Eric Rimm, a professor of epidemiology and nutrition at the Harvard T.H Chan School of Public Health, made the comments in an interview with the New York Times earlier this week. He reasons that the average serve at a restaurant or fast food chain has little to no nutrient value and is so full of starch it’s practically a “weapon of dietary destruction.”
“There aren’t a lot of people who are sending back three-quarters of an order of fries,” he told the publication. “I think it would be nice if your meal came with a side salad and six French fries.” He also took the opportunity to lament American’s love of fried food, adding: “It’s too bad in this country you’ll pry them from my cold dead hand.”
Naturally, the Internet isn't having a bar of it.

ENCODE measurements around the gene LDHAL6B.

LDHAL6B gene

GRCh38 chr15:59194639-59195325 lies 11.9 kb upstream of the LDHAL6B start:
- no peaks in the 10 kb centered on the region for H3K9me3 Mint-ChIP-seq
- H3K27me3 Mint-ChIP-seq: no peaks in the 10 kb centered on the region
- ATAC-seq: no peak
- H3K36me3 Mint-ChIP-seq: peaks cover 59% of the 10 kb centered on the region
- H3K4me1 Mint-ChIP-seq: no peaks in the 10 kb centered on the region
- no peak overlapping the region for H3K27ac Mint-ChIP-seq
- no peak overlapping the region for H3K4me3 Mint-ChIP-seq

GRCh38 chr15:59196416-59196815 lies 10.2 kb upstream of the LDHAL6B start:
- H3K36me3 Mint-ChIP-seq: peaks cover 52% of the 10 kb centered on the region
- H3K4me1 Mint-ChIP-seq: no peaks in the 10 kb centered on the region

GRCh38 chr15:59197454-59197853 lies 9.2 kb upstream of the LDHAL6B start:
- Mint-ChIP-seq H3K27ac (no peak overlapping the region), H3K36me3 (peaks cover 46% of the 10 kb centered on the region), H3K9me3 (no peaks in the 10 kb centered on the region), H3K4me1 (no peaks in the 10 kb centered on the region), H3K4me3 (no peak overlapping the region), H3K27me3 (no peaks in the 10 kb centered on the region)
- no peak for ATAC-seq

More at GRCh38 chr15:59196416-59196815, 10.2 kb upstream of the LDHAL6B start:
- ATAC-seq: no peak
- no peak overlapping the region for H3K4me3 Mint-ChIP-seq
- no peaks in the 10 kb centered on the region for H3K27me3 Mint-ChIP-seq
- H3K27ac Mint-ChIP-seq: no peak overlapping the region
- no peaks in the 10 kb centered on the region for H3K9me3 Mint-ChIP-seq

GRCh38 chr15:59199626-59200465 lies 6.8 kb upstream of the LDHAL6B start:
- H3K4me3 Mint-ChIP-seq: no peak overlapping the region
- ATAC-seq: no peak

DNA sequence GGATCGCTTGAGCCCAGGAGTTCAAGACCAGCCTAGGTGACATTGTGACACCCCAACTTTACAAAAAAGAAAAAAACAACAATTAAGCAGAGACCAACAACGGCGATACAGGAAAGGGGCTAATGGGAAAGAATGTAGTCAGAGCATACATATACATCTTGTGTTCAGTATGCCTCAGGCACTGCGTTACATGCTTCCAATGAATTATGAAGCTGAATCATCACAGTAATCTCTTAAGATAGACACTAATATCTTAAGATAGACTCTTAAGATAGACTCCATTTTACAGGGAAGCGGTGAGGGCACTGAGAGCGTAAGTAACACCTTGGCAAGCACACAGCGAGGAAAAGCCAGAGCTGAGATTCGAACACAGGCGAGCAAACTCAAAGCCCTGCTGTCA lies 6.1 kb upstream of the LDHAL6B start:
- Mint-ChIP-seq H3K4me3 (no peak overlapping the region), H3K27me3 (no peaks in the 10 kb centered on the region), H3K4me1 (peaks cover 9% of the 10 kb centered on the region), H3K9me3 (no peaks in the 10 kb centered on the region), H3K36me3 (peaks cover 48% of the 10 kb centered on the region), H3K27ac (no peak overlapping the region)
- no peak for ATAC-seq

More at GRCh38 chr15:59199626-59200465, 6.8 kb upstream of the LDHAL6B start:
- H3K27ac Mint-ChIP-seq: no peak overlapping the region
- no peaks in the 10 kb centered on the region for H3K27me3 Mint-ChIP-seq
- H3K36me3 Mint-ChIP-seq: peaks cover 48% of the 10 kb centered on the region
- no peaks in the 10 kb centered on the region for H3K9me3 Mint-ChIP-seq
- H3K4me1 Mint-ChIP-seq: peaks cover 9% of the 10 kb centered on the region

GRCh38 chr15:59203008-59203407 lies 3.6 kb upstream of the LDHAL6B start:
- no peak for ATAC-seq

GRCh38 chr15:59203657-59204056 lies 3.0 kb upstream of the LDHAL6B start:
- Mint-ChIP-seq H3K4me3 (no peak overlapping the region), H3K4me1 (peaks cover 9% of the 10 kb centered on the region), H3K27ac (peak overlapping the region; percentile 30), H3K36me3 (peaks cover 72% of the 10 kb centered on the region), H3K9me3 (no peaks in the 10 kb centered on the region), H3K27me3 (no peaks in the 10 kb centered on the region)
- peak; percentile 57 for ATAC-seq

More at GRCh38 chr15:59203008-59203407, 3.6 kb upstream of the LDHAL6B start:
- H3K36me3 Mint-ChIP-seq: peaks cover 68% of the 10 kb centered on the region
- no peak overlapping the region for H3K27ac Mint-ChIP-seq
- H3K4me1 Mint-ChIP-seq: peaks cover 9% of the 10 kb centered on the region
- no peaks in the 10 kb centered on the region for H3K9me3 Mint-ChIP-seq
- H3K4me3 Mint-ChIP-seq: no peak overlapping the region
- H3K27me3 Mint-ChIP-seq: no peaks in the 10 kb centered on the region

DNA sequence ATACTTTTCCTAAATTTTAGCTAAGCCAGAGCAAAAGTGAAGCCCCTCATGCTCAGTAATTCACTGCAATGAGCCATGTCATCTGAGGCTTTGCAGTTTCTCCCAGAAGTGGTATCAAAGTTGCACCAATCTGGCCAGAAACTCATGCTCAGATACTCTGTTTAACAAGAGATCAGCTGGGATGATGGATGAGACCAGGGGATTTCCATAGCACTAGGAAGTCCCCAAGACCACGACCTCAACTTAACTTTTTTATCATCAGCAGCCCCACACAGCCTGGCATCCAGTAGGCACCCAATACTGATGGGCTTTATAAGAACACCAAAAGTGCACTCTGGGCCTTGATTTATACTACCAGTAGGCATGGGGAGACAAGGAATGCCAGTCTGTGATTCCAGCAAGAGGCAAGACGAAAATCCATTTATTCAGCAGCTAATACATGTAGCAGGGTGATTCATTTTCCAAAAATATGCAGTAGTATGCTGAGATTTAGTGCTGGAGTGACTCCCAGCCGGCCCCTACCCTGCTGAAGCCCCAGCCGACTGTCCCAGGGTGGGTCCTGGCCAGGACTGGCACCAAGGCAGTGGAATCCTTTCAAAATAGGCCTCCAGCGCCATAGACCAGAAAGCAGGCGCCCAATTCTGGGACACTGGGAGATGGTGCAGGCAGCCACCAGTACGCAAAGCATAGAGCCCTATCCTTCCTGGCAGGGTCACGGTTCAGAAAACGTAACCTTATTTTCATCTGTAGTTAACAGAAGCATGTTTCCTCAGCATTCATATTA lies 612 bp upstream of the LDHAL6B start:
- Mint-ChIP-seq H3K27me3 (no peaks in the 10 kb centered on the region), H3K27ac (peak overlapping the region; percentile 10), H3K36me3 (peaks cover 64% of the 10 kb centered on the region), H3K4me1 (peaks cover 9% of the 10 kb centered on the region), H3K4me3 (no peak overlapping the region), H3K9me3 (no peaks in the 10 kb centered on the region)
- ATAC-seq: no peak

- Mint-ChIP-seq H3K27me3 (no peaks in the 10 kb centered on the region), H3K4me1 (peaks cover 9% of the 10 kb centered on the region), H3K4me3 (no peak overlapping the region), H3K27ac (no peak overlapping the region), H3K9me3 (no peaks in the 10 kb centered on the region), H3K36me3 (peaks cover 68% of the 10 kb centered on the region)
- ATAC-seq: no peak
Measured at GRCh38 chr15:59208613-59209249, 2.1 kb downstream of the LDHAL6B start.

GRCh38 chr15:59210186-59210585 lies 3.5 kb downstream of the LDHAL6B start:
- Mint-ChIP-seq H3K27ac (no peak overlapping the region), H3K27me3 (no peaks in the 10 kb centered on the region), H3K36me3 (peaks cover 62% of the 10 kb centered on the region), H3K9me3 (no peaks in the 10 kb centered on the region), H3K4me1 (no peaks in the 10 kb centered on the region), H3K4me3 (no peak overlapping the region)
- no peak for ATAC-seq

It’s no secret that fries aren’t exactly a superfood. Potatoes are pretty high in calories, and when we dehydrate them it only reduces the amount of healthy nutrients – like vitamin C – they contain. Plus, a lot of the time, they’re fried in partially hydrogenated oils which are no good for the heart.
That said, not everyone backs up Rimm’s recommendation.
“Putting restrictions on food — whether it’s physical restrictions like ‘eat just X french fries’ or mental restrictions ‘french fries are bad for me’ — is what causes cravings and overeating,” nutrition therapist Alissa Rumsey told Yahoo US. “When we perceive a food to be bad or off-limits, or feel like we can only have a small amount, our body senses the scarcity and responds by making our cravings increase and raises the chance that we overeat.”
Instead, she advises we think of fries like “cake or pie – they’re OK in small amounts as the very occasional treat.”